Perhaps Mr. Mottola has mellowed. “Was he controlling?” Mr. Morris said. “If people say so. If so, he paid the price. Probably he learned from his past.”
If Ms. Sodi is to become a star on the order of Ms. Carey, Ms. Lopez or Ms. Dion, she must show more success in the one area that Mr. Mottola does not control — her recording career. She has yet to conquer the charts as a crossover artist. Her first English-language CD, “Thalia,” released by Virgin in July, is No. 148 on the Billboard Top 200 chart. A single, “I Want You,” briefly inhabited the top 10.
Her slow ascent has prompted some to suggest that in pushing Thalia, the brand, Mr. Mottola has placed the cart before the horse. “In Thalia, Tommy sees someone very much like his other artists — beautiful, obviously poised, definitely with some talent, and to him that is enough,” said Craig Marks, the editor of Blender, a music magazine. “Unfortunately, in branding, to conquer the field you need to start with the music. Then you sell the bedsheets, the magazines and the perfumes.”
Mr. Mottola waved off the concerns. Ms. Sodi’s stardom in a series of soap operas on Univision, the leading Spanish-language television network, has given her a solid platfrom, he said. “She’s been in the homes of many American families for many years,” he said. “She’s ingrained in their lives, and that makes all the difference.”
Virgin is sanguine about Ms. Sodi’s future. “There is incredible promise,” said Hillary Shaev, the company’s head of promotions. Ms. Sodi’s best-selling Spanish album, “Amor a la Mexicana,” has sold 1.3 million copies worldwide since 1997. “But every artist is a gamble,” Ms. Shaev conceded. “We’re just at the beginning of this project. Our hope is that the second single takes her to the next level.” Last month, Virgin released the single “Baby, I’m in Love,” a pop song with a rock element.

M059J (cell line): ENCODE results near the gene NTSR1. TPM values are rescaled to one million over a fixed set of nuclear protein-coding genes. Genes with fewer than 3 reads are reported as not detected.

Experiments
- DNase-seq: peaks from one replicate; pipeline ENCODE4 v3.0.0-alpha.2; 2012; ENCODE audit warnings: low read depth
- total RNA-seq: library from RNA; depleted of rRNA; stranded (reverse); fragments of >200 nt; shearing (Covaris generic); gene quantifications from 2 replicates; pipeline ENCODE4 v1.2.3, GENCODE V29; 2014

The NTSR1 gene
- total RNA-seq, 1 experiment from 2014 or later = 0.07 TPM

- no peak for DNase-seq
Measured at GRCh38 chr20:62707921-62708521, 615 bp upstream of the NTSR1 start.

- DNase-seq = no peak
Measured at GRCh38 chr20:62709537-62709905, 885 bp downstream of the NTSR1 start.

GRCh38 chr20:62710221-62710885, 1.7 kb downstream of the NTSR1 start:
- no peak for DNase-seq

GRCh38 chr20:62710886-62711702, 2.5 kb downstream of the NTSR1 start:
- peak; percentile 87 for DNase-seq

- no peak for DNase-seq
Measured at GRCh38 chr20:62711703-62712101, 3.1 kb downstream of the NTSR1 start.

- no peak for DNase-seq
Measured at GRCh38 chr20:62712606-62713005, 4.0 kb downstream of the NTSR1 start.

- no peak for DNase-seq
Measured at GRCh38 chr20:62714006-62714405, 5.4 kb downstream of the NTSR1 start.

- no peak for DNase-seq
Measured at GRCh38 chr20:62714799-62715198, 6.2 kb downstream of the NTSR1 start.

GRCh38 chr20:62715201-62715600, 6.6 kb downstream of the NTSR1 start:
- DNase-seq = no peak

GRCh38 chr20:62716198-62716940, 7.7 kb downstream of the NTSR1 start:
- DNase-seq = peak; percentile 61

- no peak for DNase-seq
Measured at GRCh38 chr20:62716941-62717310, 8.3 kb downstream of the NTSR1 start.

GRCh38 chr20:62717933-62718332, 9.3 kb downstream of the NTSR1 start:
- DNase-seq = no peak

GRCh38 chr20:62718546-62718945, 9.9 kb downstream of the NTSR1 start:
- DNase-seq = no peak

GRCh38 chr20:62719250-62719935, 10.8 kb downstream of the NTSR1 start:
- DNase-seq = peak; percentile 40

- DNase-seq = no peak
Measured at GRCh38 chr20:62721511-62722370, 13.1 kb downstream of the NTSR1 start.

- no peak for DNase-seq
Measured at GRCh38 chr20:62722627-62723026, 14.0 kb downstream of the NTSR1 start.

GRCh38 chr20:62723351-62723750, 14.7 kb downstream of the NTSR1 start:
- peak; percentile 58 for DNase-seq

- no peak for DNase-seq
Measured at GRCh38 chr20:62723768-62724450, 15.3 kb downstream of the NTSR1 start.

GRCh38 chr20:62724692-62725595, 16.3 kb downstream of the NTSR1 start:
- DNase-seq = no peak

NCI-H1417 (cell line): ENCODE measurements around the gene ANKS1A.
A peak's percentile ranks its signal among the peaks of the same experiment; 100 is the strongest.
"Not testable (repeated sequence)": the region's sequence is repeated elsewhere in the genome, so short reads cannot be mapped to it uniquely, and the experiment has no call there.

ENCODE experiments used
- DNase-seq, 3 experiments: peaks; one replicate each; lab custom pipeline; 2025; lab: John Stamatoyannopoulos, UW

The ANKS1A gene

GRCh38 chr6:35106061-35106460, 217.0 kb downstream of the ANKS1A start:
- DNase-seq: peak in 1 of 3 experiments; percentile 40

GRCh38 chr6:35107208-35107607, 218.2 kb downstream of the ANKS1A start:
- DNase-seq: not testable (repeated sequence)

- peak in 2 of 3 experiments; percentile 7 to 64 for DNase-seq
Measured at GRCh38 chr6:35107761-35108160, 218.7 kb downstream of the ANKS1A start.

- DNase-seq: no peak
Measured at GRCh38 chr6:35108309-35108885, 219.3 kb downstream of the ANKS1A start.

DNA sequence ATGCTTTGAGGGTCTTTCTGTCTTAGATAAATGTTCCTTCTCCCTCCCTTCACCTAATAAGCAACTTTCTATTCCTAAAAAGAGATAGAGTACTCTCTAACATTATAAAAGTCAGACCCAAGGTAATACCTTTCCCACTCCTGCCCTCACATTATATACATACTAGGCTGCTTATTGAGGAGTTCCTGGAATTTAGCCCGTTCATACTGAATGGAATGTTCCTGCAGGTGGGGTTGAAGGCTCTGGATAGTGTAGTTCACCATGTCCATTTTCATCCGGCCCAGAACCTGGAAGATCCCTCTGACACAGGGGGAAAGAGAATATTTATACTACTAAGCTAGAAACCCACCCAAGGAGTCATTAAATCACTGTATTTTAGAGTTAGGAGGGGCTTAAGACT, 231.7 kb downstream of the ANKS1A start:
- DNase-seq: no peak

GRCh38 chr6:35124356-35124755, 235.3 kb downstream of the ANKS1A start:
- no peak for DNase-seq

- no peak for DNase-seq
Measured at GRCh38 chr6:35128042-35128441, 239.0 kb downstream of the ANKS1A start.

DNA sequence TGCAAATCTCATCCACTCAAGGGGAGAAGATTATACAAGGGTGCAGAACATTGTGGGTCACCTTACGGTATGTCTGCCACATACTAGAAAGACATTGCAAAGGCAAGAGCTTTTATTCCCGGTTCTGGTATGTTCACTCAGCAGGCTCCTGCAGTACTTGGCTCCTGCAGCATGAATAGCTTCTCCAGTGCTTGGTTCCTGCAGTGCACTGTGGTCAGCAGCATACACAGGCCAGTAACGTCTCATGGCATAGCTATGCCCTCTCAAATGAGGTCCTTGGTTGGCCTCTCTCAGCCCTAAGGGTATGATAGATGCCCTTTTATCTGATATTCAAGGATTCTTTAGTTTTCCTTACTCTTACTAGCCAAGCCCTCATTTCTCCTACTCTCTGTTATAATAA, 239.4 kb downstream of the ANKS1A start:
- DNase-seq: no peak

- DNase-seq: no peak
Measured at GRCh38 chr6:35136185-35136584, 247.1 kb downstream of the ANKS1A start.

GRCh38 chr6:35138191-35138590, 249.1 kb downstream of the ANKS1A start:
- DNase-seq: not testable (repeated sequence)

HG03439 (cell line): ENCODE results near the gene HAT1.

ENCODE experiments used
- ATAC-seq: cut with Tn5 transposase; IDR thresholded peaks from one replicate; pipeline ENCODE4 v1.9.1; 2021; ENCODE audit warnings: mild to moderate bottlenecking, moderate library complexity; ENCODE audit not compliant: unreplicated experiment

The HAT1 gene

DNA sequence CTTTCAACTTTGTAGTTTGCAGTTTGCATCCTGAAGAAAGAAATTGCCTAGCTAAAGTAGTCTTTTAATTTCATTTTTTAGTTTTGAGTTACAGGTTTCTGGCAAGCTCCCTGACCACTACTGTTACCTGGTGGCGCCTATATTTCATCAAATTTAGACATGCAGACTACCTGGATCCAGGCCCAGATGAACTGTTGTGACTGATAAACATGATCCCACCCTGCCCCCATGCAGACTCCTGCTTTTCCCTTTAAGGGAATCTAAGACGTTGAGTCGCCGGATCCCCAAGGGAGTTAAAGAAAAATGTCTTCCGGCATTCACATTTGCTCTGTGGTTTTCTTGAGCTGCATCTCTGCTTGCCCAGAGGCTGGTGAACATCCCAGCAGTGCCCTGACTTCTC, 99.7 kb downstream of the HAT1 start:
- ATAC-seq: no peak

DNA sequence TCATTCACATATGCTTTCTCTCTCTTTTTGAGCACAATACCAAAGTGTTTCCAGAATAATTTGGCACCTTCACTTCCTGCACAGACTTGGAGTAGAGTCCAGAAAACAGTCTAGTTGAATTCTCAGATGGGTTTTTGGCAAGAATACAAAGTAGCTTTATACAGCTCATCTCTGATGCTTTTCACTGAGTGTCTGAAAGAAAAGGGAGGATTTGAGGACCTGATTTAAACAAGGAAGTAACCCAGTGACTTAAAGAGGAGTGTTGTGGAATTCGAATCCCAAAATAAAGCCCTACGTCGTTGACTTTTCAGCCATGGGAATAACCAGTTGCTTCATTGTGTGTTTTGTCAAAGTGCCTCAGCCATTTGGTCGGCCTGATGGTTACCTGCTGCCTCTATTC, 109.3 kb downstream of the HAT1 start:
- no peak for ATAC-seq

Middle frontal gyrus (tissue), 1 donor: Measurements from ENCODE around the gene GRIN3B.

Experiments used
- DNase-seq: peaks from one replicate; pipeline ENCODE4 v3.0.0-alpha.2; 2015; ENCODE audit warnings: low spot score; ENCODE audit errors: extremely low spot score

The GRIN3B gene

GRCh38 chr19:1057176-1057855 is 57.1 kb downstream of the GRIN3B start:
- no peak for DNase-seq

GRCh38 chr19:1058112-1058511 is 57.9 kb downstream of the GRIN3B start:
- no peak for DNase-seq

No fragile ingenue, Ms. Sodi has performed in her homeland since the age of 8, engineering a career trajectory that has taken her from lead singer of a hit Latin teenage group to fame as an actress. At 17, she appeared in her first telenovela, or soap opera. In the next two months, she will beam her charms to non-Hispanic viewers of “Tonight” and the Ellen DeGeneres show, a publicist for Ms. Sodi said.
Encased in a tight-fitting T-shirt and jeans, smiling with a practiced effervescence, Ms. Sodi does not strike one as putty in anyone’s hands. “I did not arrive in this country with a tape in my head, saying, ‘Make me famous, make me famous,’ ” she said, darting a glance at her husband.
His hand clasped in hers, she pointed out that she began her first apparel venture, a lingerie line, more than a decade ago in Mexico City.
Toward Mr. Mottola, however, she shows an unswerving consistency, reaching for his hand and punctuating their conversation with endearments. He seems to thrive on the display, flushing at one point as she gazed into his eyes and murmured, “Mi vida.”
His current wife has acted on him like a tonic, Mr. Medina observed. Regardless of the tempest thathas swirled around him in the past, “he has seemed so happy since they came together,” Mr. Medina said. “There is no doubt he seems younger and hotter. There’s a new pep in his step.”
Silver Threads Amid Gold Albums
Thalia Sodi is just the latest pop star to have fashioned a sideline as a designer, with big hopes of extending the brand. Here are some others intent on trading on their fame to sell everything from high heels to hand towels.
Source: The New York Times http://www.nytimes.com/2003/10/12/style/tommy-pygmalion-has-a-new-project.html?pagewanted=all